Quote: "You have people saying some of these things [carbon offsets] are rubbish and other people say no, they're really important," said Thomas Lingard, Unilever's sustainability director. "It's super confusing to people and that can’t be the desired state for a world that is rapidly trying to deal with the climate crisis." Another job for the COP26?
Currently, the most widely-used international framework is the Greenhouse Gas Protocol, which divides emissions into three categories. Those resulting from company operations are called Scope 1, while those resulting from energy the company buys are dubbed Scope 2. The most difficult ones to calculate are Scope 3, which are emissions that are related to a company's product, but are produced by suppliers and customers.
Outlook: Prices for carbon offsets vary widely, ranging from a few dollars for credits linked to conserving grasslands, to thousands of dollars for capturing carbon to store in the ground. Their unclear structure also compounds the issues for businesses, regulators and investors to size up the effectiveness of projects that generate offset credits. According to Morningstar Direct, more than $51B flowed into sustainable funds in 2020, notching more than a quarter of overall U.S. fund flows and doubling the 2019 record.
Democrats are getting closer to finalizing an agreement on Biden's economic agenda that would allow for a bipartisan infrastructure bill to move forward. "We have 90% of the bill agreed to and written, we just have some of the last decisions to be made," House Speaker Nancy Pelosi said on CNN's State of the Union. The social spending measure previously stalled in the Senate due to objections from West Virginia's Joe Manchin and Arizona's Kyrsten Sinema, who cited concerns about hefty expenditures.
By the numbers: What had been a sweeping $3.5T plan is now being looked at as a $1.75T package, according to sources, but that figure may go higher.
Manchin appears to be on board with White House proposals for new taxes on billionaires and certain corporations. Earlier, the White House has floated a 15% minimum corporate tax rate that's designed to ensure all companies pay what President Biden calls their "fair share." If an agreement is reached by the week's end, a House vote on a separate $1T bipartisan infrastructure bill could happen before Sunday, when a series of transportation programs expire (Biden also heads to Glasgow at the end of the week).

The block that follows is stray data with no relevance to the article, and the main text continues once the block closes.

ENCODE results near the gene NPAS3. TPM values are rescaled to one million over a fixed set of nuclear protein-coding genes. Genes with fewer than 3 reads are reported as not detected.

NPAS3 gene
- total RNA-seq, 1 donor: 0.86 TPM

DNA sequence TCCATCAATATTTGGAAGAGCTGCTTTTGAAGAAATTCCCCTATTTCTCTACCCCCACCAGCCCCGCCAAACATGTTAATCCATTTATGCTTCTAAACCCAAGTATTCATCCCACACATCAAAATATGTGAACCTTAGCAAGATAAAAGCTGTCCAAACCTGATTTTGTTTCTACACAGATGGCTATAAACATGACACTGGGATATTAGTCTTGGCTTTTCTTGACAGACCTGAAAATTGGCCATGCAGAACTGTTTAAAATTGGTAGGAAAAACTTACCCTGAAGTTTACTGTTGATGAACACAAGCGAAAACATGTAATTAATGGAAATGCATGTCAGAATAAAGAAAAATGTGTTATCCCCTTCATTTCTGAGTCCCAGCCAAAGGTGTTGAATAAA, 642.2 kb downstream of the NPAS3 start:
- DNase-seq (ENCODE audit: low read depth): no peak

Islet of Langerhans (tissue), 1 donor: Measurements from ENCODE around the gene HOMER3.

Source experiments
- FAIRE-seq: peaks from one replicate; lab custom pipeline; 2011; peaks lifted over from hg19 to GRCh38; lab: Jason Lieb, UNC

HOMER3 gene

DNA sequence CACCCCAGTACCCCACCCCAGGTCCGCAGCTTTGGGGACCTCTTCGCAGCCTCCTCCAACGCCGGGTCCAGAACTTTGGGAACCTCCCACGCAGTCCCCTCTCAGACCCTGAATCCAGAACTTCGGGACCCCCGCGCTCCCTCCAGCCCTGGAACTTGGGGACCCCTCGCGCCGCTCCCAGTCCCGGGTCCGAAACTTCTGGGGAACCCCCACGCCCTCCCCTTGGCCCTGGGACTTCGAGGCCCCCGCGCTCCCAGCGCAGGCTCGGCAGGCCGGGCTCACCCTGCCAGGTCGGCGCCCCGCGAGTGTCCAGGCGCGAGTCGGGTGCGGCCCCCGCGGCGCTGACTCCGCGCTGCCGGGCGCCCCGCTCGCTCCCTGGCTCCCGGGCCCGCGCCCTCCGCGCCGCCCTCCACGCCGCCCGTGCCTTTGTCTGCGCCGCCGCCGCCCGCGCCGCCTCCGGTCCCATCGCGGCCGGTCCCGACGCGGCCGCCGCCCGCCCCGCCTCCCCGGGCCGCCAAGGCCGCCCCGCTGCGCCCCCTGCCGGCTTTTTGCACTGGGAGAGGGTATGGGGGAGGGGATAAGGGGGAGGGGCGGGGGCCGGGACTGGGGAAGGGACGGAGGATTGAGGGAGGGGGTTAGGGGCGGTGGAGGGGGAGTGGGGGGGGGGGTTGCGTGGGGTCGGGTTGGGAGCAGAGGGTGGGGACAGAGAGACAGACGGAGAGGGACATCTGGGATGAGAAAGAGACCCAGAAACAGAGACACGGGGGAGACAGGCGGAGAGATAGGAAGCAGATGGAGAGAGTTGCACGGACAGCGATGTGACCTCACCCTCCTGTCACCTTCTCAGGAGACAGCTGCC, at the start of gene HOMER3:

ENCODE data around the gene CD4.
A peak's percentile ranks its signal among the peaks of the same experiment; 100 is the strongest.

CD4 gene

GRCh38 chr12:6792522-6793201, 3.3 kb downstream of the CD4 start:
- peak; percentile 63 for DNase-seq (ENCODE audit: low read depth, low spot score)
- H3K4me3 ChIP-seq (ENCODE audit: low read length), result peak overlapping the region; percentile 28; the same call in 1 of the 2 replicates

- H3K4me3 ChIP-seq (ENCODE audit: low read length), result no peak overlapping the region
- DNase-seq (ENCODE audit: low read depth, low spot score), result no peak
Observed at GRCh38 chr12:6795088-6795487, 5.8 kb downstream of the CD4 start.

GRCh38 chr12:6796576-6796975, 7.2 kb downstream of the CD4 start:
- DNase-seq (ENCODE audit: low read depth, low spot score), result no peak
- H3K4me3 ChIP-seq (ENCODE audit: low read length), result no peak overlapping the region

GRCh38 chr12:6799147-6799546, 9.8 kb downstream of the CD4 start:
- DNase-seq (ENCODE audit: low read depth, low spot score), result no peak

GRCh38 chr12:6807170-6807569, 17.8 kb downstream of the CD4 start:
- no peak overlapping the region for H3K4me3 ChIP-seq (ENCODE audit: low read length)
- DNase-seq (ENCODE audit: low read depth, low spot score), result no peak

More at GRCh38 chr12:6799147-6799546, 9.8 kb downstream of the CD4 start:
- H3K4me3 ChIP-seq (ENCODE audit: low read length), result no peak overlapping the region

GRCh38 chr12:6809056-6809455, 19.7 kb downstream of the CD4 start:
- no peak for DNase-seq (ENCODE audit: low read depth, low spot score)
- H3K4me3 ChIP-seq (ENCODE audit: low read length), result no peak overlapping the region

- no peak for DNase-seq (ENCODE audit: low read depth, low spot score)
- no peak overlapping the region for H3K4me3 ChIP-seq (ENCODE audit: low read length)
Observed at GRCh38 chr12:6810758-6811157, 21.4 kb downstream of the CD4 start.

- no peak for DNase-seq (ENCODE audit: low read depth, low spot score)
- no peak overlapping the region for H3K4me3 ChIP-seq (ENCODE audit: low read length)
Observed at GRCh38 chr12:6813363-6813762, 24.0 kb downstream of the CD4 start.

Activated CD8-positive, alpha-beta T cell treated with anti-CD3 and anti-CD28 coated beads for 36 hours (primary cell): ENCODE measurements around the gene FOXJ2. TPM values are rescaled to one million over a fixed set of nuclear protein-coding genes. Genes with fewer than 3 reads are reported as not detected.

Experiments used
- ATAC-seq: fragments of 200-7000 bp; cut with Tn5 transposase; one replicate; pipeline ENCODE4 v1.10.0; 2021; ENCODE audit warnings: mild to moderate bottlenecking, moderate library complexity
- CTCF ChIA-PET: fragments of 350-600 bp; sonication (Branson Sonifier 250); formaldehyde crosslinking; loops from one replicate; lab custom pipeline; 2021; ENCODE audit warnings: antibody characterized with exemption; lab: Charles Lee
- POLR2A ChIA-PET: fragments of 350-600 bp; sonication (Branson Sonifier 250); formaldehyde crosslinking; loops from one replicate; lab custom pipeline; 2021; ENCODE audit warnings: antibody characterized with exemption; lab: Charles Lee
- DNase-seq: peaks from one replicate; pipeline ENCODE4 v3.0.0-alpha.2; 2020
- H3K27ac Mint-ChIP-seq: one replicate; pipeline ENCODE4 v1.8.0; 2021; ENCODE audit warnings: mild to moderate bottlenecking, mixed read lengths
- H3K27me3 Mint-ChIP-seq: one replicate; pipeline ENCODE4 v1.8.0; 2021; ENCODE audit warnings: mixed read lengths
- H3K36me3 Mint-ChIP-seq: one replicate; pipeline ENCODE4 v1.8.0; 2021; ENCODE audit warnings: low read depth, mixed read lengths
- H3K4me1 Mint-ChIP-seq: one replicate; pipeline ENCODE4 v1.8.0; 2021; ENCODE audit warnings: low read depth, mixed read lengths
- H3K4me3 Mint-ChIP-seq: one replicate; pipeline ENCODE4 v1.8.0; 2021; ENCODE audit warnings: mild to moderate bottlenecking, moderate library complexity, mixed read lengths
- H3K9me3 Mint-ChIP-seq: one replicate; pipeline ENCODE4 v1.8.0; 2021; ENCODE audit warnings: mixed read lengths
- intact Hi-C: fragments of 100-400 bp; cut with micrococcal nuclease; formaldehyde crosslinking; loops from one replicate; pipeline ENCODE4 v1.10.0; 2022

Quote: "It is less than what was projected to begin with, but it's still bigger than anything we have ever done in terms of addressing the needs of America's working families," Pelosi continued. "I think we’re pretty much there now, it's just the language of it."
The inflation debate heated up over the weekend after Twitter (NYSE:TWTR) CEO Jack Dorsey weighed in on price pressures. "Hyperinflation is going to change everything. It’s happening," he wrote. "It will happen in the US soon, and so the world." To another reply, he tweeted that it is "Not a wish. Nor do I think it’s positive at all."
Snapshot: Inflation is one of the biggest concerns for the economic recovery and the stock market, while the Federal Reserve recently shifted its strategy to allow higher inflation for longer to recover (flexible average inflation targeting, or FAIT). It argues that the recent spikes, with core CPI at 4% year-on-year, are transitory, though Fed Chair Jay Powell said this week they could last well into next year.
Former Treasury Secretary Larry Summers, who served under the Clinton administration, has also been making waves, ramping up the warnings about the effects that spending is having on inflation. "I think he's wrong. I don't think we're about to lose control of inflation," current Treasury Secretary Janet Yellen said on Sunday morning. "On a 12-month basis, the inflation rate will remain high into next year because of what's already happened. But I expect improvement... by the middle to end of next year, second half of next year."
Bottom line: Prices have also spiked up due to supply chain disruptions and labor shortages as demand increases with the reopening of the economy. In the latest job openings and labor turnover report released earlier this month, there were more than 10M job openings in August, and a record 2.9% of workers quit their jobs. (106 comments)
In Asia, Japan -0.7%. Hong Kong flat. China +0.8%. India +0.2%.
In Europe, at midday, London +0.5%. Paris -0.1%. Frankfurt +0.3%.
Futures at 6:20, Dow flat. S&P +0.1%. Nasdaq +0.3%. Crude +0.9% at $84.51. Gold +0.2% at $1800.20. Bitcoin +2.6% at $62631.
Ten-year Treasury Yield unchanged at 1.66%
Today's Economic Calendar
What else is happening...
Supply crunch pushes crude oil to record ninth straight weekly gain.
Much-needed rain may provide relief for California utilities - Barclays.